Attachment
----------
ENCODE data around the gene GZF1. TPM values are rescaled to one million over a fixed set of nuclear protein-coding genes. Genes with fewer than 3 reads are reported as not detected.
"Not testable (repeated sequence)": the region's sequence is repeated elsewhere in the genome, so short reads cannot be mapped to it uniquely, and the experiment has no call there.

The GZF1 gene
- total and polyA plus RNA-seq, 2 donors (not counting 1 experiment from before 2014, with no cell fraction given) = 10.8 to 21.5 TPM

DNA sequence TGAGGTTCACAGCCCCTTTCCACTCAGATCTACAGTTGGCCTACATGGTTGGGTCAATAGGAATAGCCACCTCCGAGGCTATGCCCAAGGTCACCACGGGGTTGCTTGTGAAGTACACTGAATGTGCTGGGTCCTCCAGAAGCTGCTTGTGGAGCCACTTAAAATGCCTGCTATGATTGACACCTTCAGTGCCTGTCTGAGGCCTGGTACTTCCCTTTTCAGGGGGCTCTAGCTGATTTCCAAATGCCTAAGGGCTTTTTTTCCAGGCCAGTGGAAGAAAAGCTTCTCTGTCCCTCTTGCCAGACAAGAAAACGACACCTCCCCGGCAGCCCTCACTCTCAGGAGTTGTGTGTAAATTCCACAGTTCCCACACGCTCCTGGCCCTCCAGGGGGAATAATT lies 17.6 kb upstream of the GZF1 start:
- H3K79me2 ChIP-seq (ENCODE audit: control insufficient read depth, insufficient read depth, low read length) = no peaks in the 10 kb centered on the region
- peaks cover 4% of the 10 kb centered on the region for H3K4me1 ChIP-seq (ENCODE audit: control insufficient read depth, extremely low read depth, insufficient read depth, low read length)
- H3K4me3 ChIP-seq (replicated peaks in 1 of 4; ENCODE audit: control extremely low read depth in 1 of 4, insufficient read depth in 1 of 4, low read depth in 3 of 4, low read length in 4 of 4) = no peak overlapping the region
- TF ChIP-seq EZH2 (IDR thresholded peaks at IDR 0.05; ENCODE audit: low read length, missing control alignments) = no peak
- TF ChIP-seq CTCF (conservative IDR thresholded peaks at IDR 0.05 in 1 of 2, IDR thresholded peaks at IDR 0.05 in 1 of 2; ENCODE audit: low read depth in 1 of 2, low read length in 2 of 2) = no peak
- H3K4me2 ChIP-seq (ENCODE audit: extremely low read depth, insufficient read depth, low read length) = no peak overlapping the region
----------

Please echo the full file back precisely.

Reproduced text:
ENCODE data around the gene GZF1. TPM values are rescaled to one million over a fixed set of nuclear protein-coding genes. Genes with fewer than 3 reads are reported as not detected.
"Not testable (repeated sequence)": the region's sequence is repeated elsewhere in the genome, so short reads cannot be mapped to it uniquely, and the experiment has no call there.

The GZF1 gene
- total and polyA plus RNA-seq, 2 donors (not counting 1 experiment from before 2014, with no cell fraction given) = 10.8 to 21.5 TPM

DNA sequence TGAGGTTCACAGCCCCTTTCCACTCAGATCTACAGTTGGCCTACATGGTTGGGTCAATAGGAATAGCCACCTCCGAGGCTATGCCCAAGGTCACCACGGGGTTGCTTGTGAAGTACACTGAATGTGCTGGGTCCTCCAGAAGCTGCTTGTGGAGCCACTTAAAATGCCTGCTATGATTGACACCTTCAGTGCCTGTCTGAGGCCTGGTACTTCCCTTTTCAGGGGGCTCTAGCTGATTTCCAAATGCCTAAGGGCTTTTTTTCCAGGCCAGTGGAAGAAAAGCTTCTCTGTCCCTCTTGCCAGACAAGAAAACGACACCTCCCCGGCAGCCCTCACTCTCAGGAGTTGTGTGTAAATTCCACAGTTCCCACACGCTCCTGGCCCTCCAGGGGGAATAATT lies 17.6 kb upstream of the GZF1 start:
- H3K79me2 ChIP-seq (ENCODE audit: control insufficient read depth, insufficient read depth, low read length) = no peaks in the 10 kb centered on the region
- peaks cover 4% of the 10 kb centered on the region for H3K4me1 ChIP-seq (ENCODE audit: control insufficient read depth, extremely low read depth, insufficient read depth, low read length)
- H3K4me3 ChIP-seq (replicated peaks in 1 of 4; ENCODE audit: control extremely low read depth in 1 of 4, insufficient read depth in 1 of 4, low read depth in 3 of 4, low read length in 4 of 4) = no peak overlapping the region
- TF ChIP-seq EZH2 (IDR thresholded peaks at IDR 0.05; ENCODE audit: low read length, missing control alignments) = no peak
- TF ChIP-seq CTCF (conservative IDR thresholded peaks at IDR 0.05 in 1 of 2, IDR thresholded peaks at IDR 0.05 in 1 of 2; ENCODE audit: low read depth in 1 of 2, low read length in 2 of 2) = no peak
- H3K4me2 ChIP-seq (ENCODE audit: extremely low read depth, insufficient read depth, low read length) = no peak overlapping the region